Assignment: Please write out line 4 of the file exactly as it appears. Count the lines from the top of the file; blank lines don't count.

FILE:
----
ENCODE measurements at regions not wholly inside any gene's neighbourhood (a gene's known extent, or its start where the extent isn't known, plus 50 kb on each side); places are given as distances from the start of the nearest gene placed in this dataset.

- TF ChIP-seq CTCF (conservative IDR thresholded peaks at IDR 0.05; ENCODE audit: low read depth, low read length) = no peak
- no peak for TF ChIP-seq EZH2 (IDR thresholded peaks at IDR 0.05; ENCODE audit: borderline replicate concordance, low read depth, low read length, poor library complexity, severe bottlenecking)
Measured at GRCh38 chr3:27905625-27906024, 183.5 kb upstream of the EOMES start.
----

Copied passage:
Measured at GRCh38 chr3:27905625-27906024, 183.5 kb upstream of the EOMES start.